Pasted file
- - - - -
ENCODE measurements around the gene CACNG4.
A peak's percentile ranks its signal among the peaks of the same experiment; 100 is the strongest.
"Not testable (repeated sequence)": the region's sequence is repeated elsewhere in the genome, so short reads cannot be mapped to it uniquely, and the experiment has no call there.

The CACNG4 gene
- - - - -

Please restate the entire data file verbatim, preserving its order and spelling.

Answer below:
ENCODE measurements around the gene CACNG4.
A peak's percentile ranks its signal among the peaks of the same experiment; 100 is the strongest.
"Not testable (repeated sequence)": the region's sequence is repeated elsewhere in the genome, so short reads cannot be mapped to it uniquely, and the experiment has no call there.

The CACNG4 gene